At 12:19 a.m., the defendant mounted his D drive onto his virtual machine, the same D drive that had those encrypted files, data2.bkp through data6.bkp. They’re in his D drive. He mounts his D drive.
Then, overnight, he is constantly looking at his computer. On at least four occasions, he is unlocking his virtual machine in the middle of the night: 1:57 a.m.; 2:34 a.m.; 2:56 a.m.; 3:18 a.m. He is doing that because he is transferring data and he wants to make sure it’s happened correctly. And you know that is the case because of the Google searches he runs at of the end the night and the early morning.
At 3:18 a.m., just after he unlocks his screen saver, the defendant searches for How Long Does It Take to Calculate MD5?
Remember, calculating an MD5 is a way to confirm that what you transferred from one place to another is the same, that it went correctly, that there were no errors. You calculate an MD5 to confirm that what you transferred transferred correctly, and that’s what he’s looking for at 3:18 a.m.
Then at 3:21 a.m., the defendant visits a website, How Can I verify That a 1TB File — one terabyte file — transferred correctly?
That description is based off this forensic testimony from Michael Berger.
Prosecutors described this as happening overnight. Overnight transmission of a 1TB file using WikiLeaks’ public submission site would be utterly impossible given the state of it at the time and the volume of data Schulte was transferring, and probably impossible regardless of how much time someone spent. Overnight transmission of 1TB of data using Tails, even to a dedicated server, would be difficult enough. Best describes that, “1 TB over Tor in one night is unlikely.”
The government timeline does have Schulte in possession of the data earlier than that, potentially giving him a week to transfer the data, with this process describing just the end of the process.
Still, the way this would happen, normally, would be for WikiLeaks to set up a dedicated server to accept the files. And that would take prior communication. Such communication likely would have happened over Jabber, not Twitter (Schulte’s opsec was piss poor in many ways but he did use Jabber).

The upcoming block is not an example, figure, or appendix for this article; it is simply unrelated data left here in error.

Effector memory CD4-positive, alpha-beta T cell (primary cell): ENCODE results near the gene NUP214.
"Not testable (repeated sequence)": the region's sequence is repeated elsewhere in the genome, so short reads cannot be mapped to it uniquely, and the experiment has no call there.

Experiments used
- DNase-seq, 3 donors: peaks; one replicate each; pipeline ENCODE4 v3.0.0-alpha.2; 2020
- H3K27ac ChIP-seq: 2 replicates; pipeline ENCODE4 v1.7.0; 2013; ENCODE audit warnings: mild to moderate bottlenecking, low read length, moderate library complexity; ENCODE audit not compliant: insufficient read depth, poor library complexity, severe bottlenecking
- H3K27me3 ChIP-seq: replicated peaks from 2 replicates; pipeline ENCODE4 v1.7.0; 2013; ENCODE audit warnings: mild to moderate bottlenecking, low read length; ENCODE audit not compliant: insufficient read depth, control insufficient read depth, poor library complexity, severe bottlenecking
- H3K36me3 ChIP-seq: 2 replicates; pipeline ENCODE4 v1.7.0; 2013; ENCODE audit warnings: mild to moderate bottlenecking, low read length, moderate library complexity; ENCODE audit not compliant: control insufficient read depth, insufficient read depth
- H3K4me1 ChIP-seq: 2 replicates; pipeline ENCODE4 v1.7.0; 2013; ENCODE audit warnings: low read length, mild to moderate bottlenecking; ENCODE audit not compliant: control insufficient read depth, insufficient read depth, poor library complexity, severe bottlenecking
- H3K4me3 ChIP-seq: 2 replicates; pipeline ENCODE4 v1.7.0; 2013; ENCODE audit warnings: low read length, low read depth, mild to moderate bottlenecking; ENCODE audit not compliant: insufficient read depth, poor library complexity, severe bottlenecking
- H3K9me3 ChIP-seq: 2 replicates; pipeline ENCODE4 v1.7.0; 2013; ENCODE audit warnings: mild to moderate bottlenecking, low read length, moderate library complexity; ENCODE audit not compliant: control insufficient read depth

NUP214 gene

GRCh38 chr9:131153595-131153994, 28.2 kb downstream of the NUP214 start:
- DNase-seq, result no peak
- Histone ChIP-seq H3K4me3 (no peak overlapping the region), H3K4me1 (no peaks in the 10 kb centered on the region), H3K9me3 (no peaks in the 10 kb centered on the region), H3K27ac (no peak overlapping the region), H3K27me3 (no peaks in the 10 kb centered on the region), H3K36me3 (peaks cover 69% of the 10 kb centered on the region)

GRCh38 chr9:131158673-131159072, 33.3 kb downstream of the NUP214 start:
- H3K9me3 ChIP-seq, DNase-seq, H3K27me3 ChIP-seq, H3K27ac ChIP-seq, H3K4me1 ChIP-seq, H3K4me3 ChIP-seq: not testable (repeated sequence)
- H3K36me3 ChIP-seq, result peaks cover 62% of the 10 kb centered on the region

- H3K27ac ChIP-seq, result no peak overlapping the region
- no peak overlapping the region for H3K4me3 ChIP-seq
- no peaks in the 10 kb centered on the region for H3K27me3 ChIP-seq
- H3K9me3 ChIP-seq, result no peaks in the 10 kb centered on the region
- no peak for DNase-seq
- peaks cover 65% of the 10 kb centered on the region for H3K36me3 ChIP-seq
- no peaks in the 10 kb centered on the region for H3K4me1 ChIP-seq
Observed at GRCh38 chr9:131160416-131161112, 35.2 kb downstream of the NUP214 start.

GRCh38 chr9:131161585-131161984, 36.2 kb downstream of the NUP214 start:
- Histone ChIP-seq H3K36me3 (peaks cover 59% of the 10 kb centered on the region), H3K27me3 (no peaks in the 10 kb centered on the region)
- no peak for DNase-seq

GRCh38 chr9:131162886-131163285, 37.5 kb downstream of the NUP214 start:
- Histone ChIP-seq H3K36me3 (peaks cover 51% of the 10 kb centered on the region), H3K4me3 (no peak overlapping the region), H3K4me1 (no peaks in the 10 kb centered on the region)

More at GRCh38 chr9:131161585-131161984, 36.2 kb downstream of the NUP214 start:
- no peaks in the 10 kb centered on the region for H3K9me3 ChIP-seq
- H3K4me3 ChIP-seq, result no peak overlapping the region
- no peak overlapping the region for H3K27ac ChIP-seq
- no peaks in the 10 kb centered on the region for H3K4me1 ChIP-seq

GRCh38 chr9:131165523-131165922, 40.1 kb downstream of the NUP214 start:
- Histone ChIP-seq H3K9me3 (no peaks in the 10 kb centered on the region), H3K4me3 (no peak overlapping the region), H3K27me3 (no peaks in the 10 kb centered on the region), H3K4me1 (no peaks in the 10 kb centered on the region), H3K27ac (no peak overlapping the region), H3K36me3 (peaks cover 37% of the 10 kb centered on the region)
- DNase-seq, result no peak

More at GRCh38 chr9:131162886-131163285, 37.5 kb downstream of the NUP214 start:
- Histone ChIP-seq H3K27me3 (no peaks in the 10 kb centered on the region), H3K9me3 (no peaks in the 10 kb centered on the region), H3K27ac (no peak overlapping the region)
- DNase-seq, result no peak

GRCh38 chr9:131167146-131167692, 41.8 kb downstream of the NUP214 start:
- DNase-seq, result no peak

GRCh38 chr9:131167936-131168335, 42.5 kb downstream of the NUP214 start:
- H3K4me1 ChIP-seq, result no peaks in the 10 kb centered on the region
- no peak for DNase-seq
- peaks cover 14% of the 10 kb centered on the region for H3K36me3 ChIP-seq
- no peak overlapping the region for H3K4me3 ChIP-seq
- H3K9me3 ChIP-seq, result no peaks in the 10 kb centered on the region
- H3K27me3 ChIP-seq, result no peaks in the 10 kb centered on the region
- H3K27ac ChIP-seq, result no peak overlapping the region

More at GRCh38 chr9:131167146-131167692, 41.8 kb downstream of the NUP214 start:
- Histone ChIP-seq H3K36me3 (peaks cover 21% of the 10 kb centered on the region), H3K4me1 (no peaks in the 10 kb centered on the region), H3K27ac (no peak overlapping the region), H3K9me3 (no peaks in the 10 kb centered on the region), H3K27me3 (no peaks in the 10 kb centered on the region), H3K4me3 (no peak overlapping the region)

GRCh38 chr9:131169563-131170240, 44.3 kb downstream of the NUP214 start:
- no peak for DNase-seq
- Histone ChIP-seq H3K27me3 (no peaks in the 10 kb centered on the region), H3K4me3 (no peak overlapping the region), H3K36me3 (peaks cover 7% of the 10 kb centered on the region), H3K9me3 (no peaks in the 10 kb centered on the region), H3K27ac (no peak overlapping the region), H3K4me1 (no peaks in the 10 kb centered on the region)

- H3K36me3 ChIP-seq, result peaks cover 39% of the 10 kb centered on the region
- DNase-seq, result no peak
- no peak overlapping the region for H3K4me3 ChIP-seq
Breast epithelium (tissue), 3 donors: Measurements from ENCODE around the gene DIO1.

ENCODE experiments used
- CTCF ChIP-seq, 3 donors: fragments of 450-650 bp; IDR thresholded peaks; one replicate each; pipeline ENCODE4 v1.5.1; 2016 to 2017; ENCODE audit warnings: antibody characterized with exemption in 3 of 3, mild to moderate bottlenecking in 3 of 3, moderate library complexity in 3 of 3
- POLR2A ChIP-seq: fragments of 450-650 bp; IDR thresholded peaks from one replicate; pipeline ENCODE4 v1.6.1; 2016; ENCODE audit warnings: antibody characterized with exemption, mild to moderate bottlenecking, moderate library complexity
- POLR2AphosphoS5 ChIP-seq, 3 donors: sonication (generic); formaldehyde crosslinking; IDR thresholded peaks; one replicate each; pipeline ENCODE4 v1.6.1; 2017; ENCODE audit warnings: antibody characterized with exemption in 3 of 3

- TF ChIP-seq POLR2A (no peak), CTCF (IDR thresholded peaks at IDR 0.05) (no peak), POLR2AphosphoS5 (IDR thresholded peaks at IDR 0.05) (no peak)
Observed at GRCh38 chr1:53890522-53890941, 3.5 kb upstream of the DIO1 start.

Such a prior conversation is entirely consistent with testimony provided elsewhere, where prosecutors focused on the website’s alternative submission process.
But the seeming necessity for prior communication before this transfer happened suggests Schulte’s alleged theft and transfer of the files might not have been as reactive a decision as portrayed in his prosecution.
It would take premeditation to send WikiLeaks a 1TB file, whatever the timing. Prosecutors may know that, and have an explanation for when such prior communications happened, but they’re withholding those details for any of a number of reasons. Or it may be a big hole in this story. Schulte insists he didn’t do it and a jury failed to convict.
One way or another, however, the state of the WikiLeaks’ submission system as it existed in 2016 presents a big gap in prosecutors’ current story.
Update: Two important details for those trying to figure out how long this transfer would really take. First, Schulte ran a commercial server specifically focused on video streaming at the time, so his upload speeds would not limit the transfer time at all. Second, Schulte at least claimed that hiding data for exfiltration was his speciality. That by itself wouldn’t help him send stuff to WikiLeaks, at least not without prior contact. But it does mean that the means by which he transferred this file relied on tools he has developed at CIA.